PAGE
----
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Uganda’s Constitutional Court nullifies Section 8 of Public Order Management Act

JUSTICE Kenneth Kakuru
Uganda’s Constitutional court has nullified Section 8 of the Public Order Management Act and all Police acts done under the said section.
Kampala, Uganda | GODFREY SSALI | The Constitutional court has nullified section 8 of the Public Order Management Act  of 2013, that was giving absolute powers to Police to prohibit  and disperse political gatherings under suspicions that the intended gathering would cause a breach or disruption  of peace.
In a majority decision of 4:1 Justices of the  court including Kenneth Kakuru, Geoffrey Kiryabwire , Elizabeth Musoke and Cheborion Barishaki, the court  faulted Parliament for passing and  enacting a section of the law that is intended to alter an earlier decision of court which  is contrary to section 92 of the Constitution.
They revealed that in 2005, Butambala County Member of parliament Muhammad Muwanga Kivumbi successfully challenged section 32 of the Police Act which even though not phrased with the same wording is a  re-incarnation and modification section 8 of POMA.
The Justices noted that , the act of Parliament undermined the effort put in by the Justices in 2005  to explain how Police may not have supernatural powers to  know that an intended meeting may disrupt public peace, and instead went  a head  in 2013 to modify the Police Act by enacting section 8 of POMA, which notion defeats the doctrine of separation of powers among the Executive, Legislature and Judiciary.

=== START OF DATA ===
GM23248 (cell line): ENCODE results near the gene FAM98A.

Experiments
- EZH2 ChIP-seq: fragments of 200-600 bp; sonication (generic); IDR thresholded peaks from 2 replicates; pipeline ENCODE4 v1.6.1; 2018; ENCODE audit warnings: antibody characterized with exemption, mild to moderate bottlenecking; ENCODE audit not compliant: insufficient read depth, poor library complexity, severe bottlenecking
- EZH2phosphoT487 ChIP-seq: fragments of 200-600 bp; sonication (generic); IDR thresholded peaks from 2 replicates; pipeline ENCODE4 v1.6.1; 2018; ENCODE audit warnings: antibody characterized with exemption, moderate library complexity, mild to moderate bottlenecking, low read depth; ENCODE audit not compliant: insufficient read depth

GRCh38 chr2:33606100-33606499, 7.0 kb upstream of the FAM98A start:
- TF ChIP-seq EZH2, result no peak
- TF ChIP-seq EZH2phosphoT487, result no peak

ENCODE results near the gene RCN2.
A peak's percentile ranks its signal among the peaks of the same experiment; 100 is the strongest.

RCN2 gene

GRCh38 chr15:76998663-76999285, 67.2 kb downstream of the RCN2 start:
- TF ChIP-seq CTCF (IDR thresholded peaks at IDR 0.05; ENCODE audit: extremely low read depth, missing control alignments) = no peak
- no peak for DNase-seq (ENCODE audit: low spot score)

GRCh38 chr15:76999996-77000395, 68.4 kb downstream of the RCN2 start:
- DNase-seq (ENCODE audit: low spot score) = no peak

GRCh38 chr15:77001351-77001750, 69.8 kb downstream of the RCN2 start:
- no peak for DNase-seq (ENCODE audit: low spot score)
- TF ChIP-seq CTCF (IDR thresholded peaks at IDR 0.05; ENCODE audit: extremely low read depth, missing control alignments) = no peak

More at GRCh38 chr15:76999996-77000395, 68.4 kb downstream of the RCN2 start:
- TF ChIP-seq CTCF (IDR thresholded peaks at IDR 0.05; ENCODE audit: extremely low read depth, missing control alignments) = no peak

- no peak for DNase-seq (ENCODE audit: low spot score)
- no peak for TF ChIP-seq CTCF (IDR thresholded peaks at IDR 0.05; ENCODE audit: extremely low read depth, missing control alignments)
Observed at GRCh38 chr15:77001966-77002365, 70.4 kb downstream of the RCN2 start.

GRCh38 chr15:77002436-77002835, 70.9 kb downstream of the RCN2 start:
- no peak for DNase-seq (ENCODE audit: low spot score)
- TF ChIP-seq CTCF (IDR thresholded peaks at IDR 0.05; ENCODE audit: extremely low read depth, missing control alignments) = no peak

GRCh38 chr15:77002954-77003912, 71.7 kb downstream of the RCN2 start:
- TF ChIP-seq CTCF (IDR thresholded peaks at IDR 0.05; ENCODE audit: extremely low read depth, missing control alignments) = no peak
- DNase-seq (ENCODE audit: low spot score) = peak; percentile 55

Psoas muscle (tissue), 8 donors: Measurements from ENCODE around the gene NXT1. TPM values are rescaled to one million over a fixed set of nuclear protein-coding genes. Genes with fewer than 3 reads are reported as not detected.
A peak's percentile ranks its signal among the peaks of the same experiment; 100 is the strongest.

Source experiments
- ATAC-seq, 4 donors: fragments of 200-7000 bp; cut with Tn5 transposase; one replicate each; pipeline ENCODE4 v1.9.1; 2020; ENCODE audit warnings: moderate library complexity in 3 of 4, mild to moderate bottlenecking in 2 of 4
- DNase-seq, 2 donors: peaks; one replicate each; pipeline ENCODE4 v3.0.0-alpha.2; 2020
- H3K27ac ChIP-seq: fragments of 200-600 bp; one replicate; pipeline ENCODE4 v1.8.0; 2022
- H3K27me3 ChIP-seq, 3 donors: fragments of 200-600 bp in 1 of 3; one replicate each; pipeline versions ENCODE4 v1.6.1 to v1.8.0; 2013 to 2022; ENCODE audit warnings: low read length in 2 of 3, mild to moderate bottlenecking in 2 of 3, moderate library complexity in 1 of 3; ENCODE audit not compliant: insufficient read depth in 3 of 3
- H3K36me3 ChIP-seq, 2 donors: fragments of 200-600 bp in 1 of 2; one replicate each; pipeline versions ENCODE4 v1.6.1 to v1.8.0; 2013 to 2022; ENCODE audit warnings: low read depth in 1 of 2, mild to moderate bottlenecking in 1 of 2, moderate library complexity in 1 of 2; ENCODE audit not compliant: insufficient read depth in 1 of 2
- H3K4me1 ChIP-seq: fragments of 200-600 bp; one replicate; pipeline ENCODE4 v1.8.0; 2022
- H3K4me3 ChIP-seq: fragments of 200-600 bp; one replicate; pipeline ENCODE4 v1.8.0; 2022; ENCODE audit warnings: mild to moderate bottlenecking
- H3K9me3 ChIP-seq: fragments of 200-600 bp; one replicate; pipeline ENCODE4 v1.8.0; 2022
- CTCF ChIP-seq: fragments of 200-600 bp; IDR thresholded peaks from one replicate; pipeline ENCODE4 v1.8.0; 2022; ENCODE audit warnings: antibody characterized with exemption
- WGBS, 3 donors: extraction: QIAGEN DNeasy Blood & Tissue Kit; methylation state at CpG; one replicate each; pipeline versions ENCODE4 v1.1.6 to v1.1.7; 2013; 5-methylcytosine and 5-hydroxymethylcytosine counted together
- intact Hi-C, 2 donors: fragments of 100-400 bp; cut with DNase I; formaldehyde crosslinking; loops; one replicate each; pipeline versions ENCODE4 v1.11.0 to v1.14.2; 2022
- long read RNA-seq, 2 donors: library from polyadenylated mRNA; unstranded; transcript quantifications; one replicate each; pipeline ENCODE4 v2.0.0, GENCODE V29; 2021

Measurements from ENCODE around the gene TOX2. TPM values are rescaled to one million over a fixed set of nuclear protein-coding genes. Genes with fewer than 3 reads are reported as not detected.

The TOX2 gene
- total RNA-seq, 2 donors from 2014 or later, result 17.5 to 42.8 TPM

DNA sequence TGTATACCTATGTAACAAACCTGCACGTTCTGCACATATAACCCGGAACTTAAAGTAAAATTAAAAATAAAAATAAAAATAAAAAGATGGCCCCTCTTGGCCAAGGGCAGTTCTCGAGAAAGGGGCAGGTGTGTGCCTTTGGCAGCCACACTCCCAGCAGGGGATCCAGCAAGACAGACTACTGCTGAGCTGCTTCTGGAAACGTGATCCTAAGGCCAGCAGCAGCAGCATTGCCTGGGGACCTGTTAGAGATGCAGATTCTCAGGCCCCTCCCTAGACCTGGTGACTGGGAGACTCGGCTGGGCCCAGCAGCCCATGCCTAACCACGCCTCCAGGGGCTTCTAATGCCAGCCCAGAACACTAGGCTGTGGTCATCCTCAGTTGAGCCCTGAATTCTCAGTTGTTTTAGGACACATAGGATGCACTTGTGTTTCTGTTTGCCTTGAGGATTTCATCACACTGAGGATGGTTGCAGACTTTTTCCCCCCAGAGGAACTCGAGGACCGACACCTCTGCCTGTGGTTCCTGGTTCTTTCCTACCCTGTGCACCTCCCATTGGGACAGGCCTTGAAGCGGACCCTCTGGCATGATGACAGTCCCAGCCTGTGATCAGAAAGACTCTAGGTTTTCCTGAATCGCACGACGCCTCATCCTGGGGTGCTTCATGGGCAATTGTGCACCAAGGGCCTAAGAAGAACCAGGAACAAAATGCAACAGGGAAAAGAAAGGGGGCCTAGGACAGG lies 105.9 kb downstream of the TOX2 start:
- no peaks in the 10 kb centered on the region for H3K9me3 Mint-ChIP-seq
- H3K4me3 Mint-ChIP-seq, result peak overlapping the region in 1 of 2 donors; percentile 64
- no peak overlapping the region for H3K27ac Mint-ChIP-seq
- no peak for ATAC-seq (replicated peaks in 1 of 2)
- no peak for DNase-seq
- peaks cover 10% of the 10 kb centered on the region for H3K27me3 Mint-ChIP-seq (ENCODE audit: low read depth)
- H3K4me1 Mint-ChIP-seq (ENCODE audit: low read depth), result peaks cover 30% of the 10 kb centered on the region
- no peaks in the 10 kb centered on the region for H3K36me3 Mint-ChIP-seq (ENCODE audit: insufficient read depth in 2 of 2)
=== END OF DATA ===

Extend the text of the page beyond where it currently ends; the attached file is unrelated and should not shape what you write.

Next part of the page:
They therefore observed that the said section 8 of POMA was enacted to suffocate players in partisan politics by infringing on their rights to free assembly and peaceful demonstration,  because often times music concerts and football activities  with competing teams where a breach of peace is suspected to occur; are not stopped by Police.
However, the fifth Judge Steven Musota dissented in his Judgement, by not signing the majority judgement which has  also nullified and declared as unlawful all Police acts done under the impugned section.
The Justices didn’t award costs in this Petition filed in 2016 by  Human Rights  watch dogs ;  Indigenous Voluntary Associates , The Uganda Association of Female Lawyers , Individuals such as MP Muwanga Kivumbi and Activist Bishop Zac Niringiye,  saying it was filed within the spirit of Public Interest.

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